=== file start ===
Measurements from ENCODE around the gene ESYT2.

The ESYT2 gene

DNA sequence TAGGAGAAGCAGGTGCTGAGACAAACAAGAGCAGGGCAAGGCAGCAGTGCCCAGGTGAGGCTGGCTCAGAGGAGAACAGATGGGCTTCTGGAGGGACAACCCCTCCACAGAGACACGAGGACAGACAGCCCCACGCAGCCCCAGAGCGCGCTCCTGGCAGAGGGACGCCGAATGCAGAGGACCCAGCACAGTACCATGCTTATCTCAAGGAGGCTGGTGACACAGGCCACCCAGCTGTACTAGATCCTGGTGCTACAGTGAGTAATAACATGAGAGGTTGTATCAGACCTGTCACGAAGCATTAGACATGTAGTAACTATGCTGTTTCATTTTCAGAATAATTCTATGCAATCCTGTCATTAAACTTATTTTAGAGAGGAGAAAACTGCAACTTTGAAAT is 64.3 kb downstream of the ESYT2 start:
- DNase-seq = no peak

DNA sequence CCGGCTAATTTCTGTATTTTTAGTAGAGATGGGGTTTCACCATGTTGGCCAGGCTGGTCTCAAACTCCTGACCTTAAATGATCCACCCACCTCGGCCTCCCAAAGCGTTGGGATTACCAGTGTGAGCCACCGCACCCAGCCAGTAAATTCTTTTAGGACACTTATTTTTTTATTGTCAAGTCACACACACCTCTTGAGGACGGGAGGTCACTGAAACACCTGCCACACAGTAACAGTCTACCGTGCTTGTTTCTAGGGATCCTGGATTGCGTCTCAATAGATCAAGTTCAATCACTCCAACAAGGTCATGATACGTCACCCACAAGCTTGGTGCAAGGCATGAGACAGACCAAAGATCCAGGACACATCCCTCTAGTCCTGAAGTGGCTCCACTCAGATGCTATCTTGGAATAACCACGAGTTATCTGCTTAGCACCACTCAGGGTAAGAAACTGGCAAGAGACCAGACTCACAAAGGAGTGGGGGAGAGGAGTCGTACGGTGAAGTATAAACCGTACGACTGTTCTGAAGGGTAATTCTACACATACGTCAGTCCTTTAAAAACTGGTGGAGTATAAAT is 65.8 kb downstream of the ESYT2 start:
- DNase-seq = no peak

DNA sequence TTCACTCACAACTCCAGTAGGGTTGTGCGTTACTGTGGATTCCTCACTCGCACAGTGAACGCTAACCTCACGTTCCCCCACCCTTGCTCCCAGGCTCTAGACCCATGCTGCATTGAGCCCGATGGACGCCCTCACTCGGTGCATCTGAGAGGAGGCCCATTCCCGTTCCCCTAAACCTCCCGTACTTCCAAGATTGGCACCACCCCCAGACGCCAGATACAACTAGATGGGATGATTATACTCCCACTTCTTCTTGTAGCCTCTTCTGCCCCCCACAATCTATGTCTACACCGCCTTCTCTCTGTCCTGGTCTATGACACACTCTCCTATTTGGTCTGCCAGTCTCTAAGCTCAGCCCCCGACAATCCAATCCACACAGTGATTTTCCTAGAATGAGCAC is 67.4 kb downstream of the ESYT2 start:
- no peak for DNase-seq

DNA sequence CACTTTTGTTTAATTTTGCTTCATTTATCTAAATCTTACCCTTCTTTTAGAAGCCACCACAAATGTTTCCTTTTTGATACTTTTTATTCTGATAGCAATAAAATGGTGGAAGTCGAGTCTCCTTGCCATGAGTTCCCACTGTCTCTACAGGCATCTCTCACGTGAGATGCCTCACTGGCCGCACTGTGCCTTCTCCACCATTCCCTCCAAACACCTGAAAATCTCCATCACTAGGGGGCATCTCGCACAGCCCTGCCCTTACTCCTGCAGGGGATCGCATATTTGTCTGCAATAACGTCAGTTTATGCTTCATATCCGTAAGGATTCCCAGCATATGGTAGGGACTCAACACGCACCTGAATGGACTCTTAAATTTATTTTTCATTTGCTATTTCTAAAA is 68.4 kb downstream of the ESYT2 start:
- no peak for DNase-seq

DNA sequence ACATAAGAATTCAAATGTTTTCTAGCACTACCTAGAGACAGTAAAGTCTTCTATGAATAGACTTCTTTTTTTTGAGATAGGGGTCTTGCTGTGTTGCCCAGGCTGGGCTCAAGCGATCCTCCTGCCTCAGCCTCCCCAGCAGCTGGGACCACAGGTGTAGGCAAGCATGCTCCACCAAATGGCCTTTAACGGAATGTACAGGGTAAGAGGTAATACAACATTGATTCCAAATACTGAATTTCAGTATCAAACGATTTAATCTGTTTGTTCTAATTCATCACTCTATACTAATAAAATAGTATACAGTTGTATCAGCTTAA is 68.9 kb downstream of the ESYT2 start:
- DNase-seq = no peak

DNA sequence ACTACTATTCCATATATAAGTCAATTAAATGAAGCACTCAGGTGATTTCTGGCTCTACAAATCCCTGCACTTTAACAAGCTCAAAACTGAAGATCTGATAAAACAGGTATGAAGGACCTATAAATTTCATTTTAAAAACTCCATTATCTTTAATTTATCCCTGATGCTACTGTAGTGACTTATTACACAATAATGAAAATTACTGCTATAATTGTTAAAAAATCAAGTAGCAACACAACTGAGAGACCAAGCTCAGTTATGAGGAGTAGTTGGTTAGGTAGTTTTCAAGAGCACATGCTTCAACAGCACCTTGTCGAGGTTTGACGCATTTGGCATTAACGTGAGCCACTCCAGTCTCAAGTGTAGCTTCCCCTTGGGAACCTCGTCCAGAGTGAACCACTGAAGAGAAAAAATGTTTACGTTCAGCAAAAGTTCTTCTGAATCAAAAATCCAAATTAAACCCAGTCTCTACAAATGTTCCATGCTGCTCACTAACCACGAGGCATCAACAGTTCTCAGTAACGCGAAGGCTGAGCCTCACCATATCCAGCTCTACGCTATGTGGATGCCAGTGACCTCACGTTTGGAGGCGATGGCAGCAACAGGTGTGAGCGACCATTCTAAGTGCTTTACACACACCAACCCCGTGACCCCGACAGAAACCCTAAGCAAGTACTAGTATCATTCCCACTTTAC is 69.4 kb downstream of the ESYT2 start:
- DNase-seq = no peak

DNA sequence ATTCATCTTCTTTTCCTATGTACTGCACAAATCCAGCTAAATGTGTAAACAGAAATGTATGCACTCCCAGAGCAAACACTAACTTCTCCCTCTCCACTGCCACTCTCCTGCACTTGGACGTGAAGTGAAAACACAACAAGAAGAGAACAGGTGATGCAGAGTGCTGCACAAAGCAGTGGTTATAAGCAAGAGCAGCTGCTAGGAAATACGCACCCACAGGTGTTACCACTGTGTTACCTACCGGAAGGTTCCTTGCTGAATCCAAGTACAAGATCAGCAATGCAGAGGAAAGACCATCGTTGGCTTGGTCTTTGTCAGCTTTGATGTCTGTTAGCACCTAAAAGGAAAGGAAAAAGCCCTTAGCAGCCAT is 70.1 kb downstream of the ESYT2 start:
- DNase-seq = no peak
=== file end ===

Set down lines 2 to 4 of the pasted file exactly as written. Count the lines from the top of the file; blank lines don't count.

The ESYT2 gene

DNA sequence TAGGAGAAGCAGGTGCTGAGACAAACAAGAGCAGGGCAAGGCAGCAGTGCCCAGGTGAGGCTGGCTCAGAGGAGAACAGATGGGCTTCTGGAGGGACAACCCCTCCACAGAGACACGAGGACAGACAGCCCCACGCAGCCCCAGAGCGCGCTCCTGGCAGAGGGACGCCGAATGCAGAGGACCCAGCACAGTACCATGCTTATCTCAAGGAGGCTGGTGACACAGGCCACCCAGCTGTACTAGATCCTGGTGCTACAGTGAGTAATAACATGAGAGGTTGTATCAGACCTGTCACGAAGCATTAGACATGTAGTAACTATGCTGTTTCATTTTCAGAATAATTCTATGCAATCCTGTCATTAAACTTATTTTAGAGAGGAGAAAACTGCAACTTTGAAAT is 64.3 kb downstream of the ESYT2 start:
- DNase-seq = no peak